WOODWORKING BY DAVE WOOD Encounters with Vonnegut In English departments across the nation the saying goes that many students major in literature because they like to read good books, so they go to …
BY DAVE WOOD
Encounters with Vonnegut
In English departments across the nation the saying goes that many students major in literature because they like to read good books, so they go to graduate school and read TONS of good books, only to finally get a teaching job at a worthy institution of higher learning, where what they do for the rest of their myopic lives is read dull essays written by freshman enrollees who don’t find the time to read any books, let alone good ones.
A typical load would be four sections of 25 students, who are required to write 500word essays. That adds up to about 500,000 words to stumble through, each semester, while all those great books lie gathering dust on the professorial mantel.
That was my personal story as I traveled from Bowling Green to Augustana College to Illinois State University, UWStevens Point, Ball State University and, finally, Augsburg College in Minneapolis. That was when I left the groves of academe to work at the Minneapolis Tribune and to eventually become the book review editor of its Sunday books section. It was a big deal, because the Tribune sported one of the biggest book sections in the country, and this old English teacher got to read novels and poetry that was not yet published by writers like Judith Guest, Jon Hassler, Jon Updike, Garrison Keillor and Kurt Vonnegut, Jr. I also got to meet them and know them as human beings.
As it happened, however, I had had opportunity to meet Vonnegut himself when I was one of those beleaguered assistant professors at the undistinguished institution of Ball State, Ind., located a few miles from Vonnegut’s birthplace. Back in the 1960s in those dissident times Kurt Vonnegut was on everyone's list for his incisive novels like “God Bless You Mr. Rosewater,” “The Sirens of Titan,” and his most famous, “Slaughterhouse Five,” inspired by the World War II firebombing of Dresden, while he was there as a prisoner of war.
What a blast to meet a witty satirist like this in person and slip away from grading yet another dull freshman essay! One autumn day, Vonnegut showed up at Bowling Green and stayed a week to be wined and dined by a grateful Hoosier public. He was a pretty shaggy looking dude, with a mop of curly hair. At one of several cocktail parties thrown for him, a Ball State faculty member approached him and said that he was the department's Science Fiction specialist. “If you're suggesting that I'm a science fiction writer [because of the “Sirens of Titan”] you're full of Bull….” He flopped down on his host's sofa and fell fast asleep.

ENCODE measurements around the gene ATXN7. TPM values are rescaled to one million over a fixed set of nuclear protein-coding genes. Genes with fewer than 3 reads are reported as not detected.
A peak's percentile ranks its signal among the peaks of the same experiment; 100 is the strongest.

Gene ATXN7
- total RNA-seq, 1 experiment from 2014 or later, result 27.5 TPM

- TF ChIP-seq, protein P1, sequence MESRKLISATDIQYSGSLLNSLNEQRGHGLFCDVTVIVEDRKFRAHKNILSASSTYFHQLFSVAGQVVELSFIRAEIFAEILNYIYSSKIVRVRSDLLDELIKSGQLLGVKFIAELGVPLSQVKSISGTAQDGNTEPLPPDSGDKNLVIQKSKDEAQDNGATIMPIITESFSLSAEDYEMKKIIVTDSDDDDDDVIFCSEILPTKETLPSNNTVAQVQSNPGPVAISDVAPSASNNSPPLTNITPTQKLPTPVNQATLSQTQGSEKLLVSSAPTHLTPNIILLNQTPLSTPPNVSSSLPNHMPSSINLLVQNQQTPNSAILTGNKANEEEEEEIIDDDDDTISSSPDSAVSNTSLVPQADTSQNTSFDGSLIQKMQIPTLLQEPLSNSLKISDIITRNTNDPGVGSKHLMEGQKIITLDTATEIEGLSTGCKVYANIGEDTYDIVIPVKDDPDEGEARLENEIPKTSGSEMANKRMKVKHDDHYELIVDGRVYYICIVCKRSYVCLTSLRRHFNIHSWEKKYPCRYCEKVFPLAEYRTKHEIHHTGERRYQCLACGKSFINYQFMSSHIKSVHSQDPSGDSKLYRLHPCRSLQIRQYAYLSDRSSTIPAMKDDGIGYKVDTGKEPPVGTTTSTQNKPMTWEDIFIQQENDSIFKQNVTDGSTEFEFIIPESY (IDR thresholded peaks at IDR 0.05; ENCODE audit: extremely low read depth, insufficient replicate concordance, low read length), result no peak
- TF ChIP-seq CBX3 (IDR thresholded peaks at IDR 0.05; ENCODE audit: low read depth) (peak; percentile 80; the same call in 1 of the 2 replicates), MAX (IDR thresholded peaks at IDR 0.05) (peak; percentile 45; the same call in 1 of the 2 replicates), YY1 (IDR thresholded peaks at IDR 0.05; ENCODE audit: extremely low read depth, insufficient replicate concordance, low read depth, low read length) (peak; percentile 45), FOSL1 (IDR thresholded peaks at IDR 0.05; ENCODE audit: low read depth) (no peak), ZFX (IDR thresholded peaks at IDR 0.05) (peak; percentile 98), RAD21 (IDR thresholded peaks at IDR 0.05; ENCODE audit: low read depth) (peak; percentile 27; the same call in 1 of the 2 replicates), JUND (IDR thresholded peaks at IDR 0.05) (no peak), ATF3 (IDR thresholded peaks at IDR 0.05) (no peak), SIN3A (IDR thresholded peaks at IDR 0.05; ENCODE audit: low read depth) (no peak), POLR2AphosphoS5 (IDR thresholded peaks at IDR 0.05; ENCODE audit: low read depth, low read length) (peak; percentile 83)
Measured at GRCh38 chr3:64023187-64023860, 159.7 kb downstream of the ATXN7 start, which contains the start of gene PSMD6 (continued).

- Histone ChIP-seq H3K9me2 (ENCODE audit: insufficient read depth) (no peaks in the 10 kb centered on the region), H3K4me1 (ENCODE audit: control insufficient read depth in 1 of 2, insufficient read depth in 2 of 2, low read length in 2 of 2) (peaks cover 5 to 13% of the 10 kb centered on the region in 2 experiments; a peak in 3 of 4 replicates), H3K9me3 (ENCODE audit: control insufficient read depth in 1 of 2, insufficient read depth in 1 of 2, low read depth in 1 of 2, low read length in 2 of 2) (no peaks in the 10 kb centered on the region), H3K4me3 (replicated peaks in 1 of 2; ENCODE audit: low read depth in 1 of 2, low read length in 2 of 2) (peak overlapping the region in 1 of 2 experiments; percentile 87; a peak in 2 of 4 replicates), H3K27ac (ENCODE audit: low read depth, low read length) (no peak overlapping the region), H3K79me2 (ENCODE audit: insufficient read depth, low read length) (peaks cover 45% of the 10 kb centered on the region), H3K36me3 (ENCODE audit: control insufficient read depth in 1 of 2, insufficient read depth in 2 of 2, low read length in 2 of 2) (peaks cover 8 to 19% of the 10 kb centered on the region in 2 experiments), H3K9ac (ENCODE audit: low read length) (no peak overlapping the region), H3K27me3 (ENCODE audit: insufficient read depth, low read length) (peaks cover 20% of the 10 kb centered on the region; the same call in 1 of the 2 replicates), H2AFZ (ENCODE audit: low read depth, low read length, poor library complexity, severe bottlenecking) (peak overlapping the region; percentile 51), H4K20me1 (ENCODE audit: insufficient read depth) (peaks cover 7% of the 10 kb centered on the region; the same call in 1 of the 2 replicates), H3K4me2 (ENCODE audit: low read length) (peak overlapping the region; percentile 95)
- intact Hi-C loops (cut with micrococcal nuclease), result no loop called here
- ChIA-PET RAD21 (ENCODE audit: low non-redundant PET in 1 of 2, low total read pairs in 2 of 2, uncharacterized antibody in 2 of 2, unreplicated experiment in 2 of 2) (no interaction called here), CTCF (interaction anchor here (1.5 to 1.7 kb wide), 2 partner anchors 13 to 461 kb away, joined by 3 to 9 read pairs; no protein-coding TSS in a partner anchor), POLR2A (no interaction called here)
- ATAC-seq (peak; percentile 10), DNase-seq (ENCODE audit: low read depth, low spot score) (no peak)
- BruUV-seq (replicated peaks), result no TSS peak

In the following year, stunned by Vonnegut's performance, the faculty voted to invite Richard Nixon's cousin, Jessamyn West, the author of “Friendly Persuasion.” A safe bet if ever there was one.
As Vonnegut's fame grew and mine remained obscure at Augsburg College, I had an officemate, Douglas Ollila, a religion prof who knew Vonnegut well. “When I was a seminary student at NYU I sat next to Kurt almost every morning on the train into to town. As I recall he was working at a PR job at General Electric, and he was one depressed young man. But very witty.”
The 80s rolled around and in my new role as Books Editor, I was traveling around the country interviewing folks like George Plimpton, Calvin Trillin, Louise Erdrich. One stop was the American Bookseller's convention in Las Vegas. I was happy to hear that I'd be seated next to Vonnegut, as his publisher threw a dinner for him to promote his new novel. Unbelievably, he recognized me from the sofa episode and wondered if I still taught at “Fruit Jar U,” a name sometimes used to describe Ball State because it was donated to Indiana by the Ball Brothers, who manufactured canning jars. And then he arose to promote his book. “There's not much to say about it except I have here my publisher's catalog for this year, and I'll read the blurb from the catalog.” To the great amusement of the audience, he proceeded to read the entire fulsome description. He ended with the comment: “I wrote it myself. 'Twas the hardest thing I ever did since I worked at General Electric.”
Locals still jaw about Kurt Vonnegut's huge convocation at UW River Falls back when the University college featured blockbuster appearances by the likes of James Dickey, Alan Ginsburg and Kurt Vonnegut, which elicited a huge crowd.
Here's the backstory. My friend Charles Loney was scheduled to haul Vonnegut from the airport to Emma's Bar and then on to the auditorium for his speech. Something came up and Charles couldn't make it to the airport. So he sent one of his favorite students, who had recently read Charles's Ph.D. dissertation, in which Charles wrote about authors who had one successful novel, followed by a bunch of duds, F. Scott Fitzgerald for one, and Vonnegut for another. On the way back to River Falls, the favorite student mentioned the dissertation to Vonnegut.
Vonnegut had a drink at Emma's as was the custom back then (oldtimers remember when they had a difficult time getting James Dickey OUT of Emma's!)
And then it fell to Charles Loney to introduce the speaker of the night. Vonnegut arose, thanked Loney for the fulsome intro and said, “I was told on the way here to River Falls that there's at least one person in town who thinks it might have been better if I’d died before I wrote the book I’m here to talk about tonight.”
Dave would like to hear from you. Phone him at 715426-9554.